Required Reading

(7)

Picture 1.png

This PDF is to serve as an extended statement of artistic purpose and critique of our contemporary relation to objects and images in Post-Internet culture. More than anything, it poses a survey of contemplations and open questions on contemporary art and culture after the Internet.

“Post-Internet Art” is a term coined by artist Marisa Olson and developed further by writer Gene McHugh in the critical blog “Post Internet” during its activity between December 2009 and September 2010. Under McHugh's definition it concerns “art responding to [a condition] described as 'Post Internet'-when the Internet is less a novelty and more a banality. Perhaps ... closer to what Guthrie Lonergan described as 'Internet Aware'-or when the photo of the art object is more widely dispersed [&] viewed than the object itself.” There are also several references to the idea of “post-net culture” in the writings of Lev Manovich as early as 2001.

Specifically within the context of this PDF, Post-Internet is defined as a result of the contemporary moment: inherently informed by ubiquitous authorship, the development of attention as currency, the collapse of physical space in networked culture, and the infinite reproducibility and mutability of digital materials.

Post-Internet also serves as an important semantic distinction from the two historical artistic modes with which it is most often associated: New Media Art and Conceptualism.

New Media is here denounced as a mode too narrowly focused on the specific workings of novel technologies, rather than a sincere exploration of cultural shifts in which that technology plays only a small role. It can therefore be seen as relying too heavily on the specific materiality of its media. Conceptualism (in theory if not practice) presumes a lack of attention to the physical substrate in favor of the methods of disseminating the artwork as idea, image ...

MORE »


David Wojnarowicz's A Fire In My Belly at the New Museum and HIDESEEK.ORG

(0)


David Wojnarowicz "A Fire in My Belly" Original from ppow_gallery on Vimeo.

In protest of the Smithsonian's decision to pull David Wojnarowicz's A Fire In My Belly from the "Hide/Seek: Difference and Desire in American Portraiture" exhibit at the National Portrait Gallery after pressure from the Catholic League, Rhizome's sister organization, the New Museum, will screen the work in the lobby until January 23, 2011. Many other museums, galleries and universities around the country (and world!) are following suit. Check HIDESEEK.ORG for a full listing of screenings of A Fire In My Belly organized in response to the controversy.

MORE »


YEMENWED EPISODE 3 (2008) - YEMENWED

(0)


Gloria Maximo - Director, Painting
Jonathan Turner - Director, Animation
Shawn Maximo - Architectural Design, Sculpture
Kate Rosko - Musical Director, Piano
Joseph Fraioli - Sound Designer
Megha Barnabas - Movement
Jason Farrer - Movement, Sculpture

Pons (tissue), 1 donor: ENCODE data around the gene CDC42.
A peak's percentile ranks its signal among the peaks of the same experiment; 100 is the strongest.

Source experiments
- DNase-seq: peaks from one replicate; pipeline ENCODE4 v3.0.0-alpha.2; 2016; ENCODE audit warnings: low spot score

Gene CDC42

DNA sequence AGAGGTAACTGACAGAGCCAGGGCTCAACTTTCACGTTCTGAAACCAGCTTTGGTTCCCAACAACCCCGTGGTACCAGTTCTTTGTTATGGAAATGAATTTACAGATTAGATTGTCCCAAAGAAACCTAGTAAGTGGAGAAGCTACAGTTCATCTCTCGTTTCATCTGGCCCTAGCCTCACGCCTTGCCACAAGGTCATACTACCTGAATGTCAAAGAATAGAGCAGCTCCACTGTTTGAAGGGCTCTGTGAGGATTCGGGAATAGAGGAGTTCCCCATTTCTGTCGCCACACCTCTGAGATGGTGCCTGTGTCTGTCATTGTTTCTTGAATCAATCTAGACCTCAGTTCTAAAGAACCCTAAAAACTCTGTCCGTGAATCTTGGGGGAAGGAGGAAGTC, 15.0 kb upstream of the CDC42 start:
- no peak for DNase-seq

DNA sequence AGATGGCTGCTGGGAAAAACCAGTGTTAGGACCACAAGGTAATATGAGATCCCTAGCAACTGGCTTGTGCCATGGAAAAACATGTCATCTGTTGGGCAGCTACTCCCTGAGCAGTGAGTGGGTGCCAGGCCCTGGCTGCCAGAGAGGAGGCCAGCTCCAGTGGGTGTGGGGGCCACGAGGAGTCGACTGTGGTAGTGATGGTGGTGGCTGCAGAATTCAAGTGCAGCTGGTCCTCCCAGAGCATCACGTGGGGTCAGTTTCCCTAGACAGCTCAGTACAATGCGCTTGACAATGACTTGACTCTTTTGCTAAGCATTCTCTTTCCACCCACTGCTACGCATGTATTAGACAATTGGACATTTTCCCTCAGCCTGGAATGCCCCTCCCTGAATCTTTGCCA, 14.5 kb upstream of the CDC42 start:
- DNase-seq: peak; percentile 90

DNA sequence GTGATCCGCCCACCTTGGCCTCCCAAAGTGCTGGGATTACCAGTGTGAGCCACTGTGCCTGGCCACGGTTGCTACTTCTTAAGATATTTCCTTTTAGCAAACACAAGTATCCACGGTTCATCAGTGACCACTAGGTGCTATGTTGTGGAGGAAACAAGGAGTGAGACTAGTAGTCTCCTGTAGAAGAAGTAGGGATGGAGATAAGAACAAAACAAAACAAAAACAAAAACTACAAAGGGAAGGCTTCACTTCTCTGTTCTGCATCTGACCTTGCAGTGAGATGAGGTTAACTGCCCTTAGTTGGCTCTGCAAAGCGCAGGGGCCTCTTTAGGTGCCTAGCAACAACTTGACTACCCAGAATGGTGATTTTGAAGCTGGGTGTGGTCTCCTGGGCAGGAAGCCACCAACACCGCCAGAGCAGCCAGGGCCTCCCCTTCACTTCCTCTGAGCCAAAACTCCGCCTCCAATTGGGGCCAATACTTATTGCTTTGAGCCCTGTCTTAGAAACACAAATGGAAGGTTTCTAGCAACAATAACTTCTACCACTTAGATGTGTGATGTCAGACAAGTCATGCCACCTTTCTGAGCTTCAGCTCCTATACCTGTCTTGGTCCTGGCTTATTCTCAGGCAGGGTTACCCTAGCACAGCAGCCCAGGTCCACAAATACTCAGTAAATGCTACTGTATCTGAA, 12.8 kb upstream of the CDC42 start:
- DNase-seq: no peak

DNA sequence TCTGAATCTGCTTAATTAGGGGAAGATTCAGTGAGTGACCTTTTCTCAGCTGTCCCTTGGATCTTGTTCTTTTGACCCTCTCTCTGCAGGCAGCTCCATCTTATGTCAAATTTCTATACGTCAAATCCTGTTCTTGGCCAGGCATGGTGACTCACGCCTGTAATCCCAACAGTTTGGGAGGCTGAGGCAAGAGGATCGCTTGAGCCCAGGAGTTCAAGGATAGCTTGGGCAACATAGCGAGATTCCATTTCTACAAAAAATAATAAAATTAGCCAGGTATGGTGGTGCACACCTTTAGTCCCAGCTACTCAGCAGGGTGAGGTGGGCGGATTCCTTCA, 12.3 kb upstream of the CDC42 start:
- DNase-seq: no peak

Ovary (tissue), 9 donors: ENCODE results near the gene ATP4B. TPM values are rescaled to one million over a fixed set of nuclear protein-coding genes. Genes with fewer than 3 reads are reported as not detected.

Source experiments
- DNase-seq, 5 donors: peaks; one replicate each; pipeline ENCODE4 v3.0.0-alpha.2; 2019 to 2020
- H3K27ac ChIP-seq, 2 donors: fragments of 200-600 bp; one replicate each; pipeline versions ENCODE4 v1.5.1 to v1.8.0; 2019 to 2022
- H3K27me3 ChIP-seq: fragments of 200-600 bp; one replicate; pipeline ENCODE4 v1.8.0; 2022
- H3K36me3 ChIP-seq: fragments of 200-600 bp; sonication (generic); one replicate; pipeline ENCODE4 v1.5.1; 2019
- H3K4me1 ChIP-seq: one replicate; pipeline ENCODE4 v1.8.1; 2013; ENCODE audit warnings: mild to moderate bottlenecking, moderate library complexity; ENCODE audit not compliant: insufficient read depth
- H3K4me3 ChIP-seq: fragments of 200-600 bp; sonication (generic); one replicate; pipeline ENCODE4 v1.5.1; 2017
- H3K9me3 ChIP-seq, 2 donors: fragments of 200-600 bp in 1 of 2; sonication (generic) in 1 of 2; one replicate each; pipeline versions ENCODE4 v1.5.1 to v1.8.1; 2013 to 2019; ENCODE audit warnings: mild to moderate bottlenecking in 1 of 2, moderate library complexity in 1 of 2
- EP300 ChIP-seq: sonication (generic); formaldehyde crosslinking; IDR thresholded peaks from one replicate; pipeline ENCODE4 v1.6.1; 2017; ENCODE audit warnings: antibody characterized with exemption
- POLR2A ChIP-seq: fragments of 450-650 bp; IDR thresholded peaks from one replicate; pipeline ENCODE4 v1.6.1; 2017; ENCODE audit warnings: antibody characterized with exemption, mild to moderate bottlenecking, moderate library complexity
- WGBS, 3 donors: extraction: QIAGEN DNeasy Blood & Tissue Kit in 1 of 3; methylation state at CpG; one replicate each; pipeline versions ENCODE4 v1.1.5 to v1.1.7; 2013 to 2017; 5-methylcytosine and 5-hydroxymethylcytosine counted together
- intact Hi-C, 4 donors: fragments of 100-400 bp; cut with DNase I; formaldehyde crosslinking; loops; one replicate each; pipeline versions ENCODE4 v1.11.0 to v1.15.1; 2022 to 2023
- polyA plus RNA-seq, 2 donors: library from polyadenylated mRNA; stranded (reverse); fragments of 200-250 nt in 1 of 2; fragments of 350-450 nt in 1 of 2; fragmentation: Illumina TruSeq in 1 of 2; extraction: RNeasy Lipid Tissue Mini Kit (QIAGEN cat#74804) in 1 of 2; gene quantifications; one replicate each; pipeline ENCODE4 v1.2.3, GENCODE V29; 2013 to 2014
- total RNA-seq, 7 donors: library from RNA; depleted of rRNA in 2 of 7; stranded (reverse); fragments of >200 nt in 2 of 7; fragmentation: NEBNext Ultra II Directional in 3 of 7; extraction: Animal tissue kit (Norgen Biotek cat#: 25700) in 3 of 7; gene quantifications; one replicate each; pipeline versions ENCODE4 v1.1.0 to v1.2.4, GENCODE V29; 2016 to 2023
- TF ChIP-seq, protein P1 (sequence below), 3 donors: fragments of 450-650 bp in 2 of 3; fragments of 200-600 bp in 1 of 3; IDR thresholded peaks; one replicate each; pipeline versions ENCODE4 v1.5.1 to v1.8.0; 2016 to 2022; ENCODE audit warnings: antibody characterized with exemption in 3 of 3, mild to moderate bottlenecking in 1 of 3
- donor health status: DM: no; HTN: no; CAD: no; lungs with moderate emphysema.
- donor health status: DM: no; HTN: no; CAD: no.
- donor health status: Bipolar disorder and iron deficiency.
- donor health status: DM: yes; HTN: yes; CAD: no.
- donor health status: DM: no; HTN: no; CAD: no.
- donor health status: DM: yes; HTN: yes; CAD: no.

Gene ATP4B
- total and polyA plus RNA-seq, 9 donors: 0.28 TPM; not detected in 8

Busy Gangnes - Movement
Paul Kopkau - Movement, Sculpture
Heather Kosch - Movement, Sculpture
David Santa Maria - Sculpture
Laura Foxman - Writing
Mary Voorhees - Graphic Design
Black Cracker - Vocal Engineer
Peter Zuspan - Audio Installation
Shannon Funchess - Vocals
Nina Mehta - Recorder
Natalie LeBrecht - Vocals
Mick Barr - Guitar
Abby Portner - Drum Machine
Colin Marston - Guitar
Lev Weinstein - Drums

MORE »


Abstract Concrète #1 (2010) - Aleksandr Nonymous

(0)


MORE »


Beryl Korot "Text and Commentary" from Art21

(0)


Artist Beryl Korot discusses her 1977 video installation Text and Commentary in this brief clip. Korot's solo exhibition "Beryl Korot: Text/Weave/Line—Video, 1977-2010" is on view at the Aldrich Contemporary Art Museum until January 2nd.

Note: We reblogged another Art21 interview with Korot earlier this year, in which she talks about her involvement with the pioneering 1970s video art publication Radical Software.

MORE »


Vaudeo Signal (2010) - Ben Baker-Smith and Evan Kühl

(0)


Vaudeo Signal is a DVD recorded in the summer of 2010, which debuted at the GLI.TC/H festival.

MORE »


oops (2010) - Chris Beckman

(0)

"oops" || appropriated digital video || 2009 || concept by Billy Rennekamp

Somewhere between a home-video mixtape and a postmodern travelogue, "oops"—a ten-minute art video composed entirely of appropriated YouTube videos, seamlessly stitched together via a motif of camera drops—serves both as transportative adventure and metaphorical elucidation of YouTube itself (i.e. endless related videos), exemplifying the Internet's infinite repository of "throwaway" social documentation. From suburbia to subterranea, the radically shuffling environs induce a vertiginous yet aesthetically contextual thread—a transcendent, reincarnating POV; our omnipresent Camera—by which, the nature of the ultra-verité videos, eschewing any filmic grounding, plunges the viewer into a relationship of fleeting immediacy w/ its many videographers: a self-portrait at arms length, the digital blur of an obscuring thumb, a disembodied narrating voice.

-- FROM THE ARTIST'S STATEMENT

MORE »


Dark Green (2010) - Jacob Ciocci

(2)


Music by Extreme Animals

MORE »


Turbo Sculpture (english) (2010) - Aleksandra Domanovic

(0)

MORE »


Interim Camp (2008) - FIELD (Marcus Wendt and Vera-Maria Glahn)

(0)


Originally via Generator.x

MORE »